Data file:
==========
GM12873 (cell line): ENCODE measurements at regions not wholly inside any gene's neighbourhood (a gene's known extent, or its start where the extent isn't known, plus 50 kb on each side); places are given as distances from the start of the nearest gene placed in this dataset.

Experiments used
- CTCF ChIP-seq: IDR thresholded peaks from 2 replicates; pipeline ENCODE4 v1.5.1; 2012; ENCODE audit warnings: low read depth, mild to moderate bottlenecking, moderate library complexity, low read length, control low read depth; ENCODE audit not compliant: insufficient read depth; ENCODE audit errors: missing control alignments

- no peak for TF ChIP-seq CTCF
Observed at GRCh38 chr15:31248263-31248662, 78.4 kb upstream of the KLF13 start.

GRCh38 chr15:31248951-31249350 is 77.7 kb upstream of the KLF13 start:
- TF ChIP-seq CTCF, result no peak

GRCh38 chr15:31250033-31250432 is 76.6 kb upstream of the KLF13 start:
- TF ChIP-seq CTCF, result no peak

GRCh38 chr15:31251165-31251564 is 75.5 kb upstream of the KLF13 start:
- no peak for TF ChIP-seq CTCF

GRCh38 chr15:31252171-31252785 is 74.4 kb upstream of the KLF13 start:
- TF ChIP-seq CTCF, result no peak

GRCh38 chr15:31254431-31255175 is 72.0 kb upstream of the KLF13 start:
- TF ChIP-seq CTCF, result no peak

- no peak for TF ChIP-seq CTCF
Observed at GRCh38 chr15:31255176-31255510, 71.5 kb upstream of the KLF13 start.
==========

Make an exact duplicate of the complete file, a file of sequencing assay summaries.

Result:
GM12873 (cell line): ENCODE measurements at regions not wholly inside any gene's neighbourhood (a gene's known extent, or its start where the extent isn't known, plus 50 kb on each side); places are given as distances from the start of the nearest gene placed in this dataset.

Experiments used
- CTCF ChIP-seq: IDR thresholded peaks from 2 replicates; pipeline ENCODE4 v1.5.1; 2012; ENCODE audit warnings: low read depth, mild to moderate bottlenecking, moderate library complexity, low read length, control low read depth; ENCODE audit not compliant: insufficient read depth; ENCODE audit errors: missing control alignments

- no peak for TF ChIP-seq CTCF
Observed at GRCh38 chr15:31248263-31248662, 78.4 kb upstream of the KLF13 start.

GRCh38 chr15:31248951-31249350 is 77.7 kb upstream of the KLF13 start:
- TF ChIP-seq CTCF, result no peak

GRCh38 chr15:31250033-31250432 is 76.6 kb upstream of the KLF13 start:
- TF ChIP-seq CTCF, result no peak

GRCh38 chr15:31251165-31251564 is 75.5 kb upstream of the KLF13 start:
- no peak for TF ChIP-seq CTCF

GRCh38 chr15:31252171-31252785 is 74.4 kb upstream of the KLF13 start:
- TF ChIP-seq CTCF, result no peak

GRCh38 chr15:31254431-31255175 is 72.0 kb upstream of the KLF13 start:
- TF ChIP-seq CTCF, result no peak

- no peak for TF ChIP-seq CTCF
Observed at GRCh38 chr15:31255176-31255510, 71.5 kb upstream of the KLF13 start.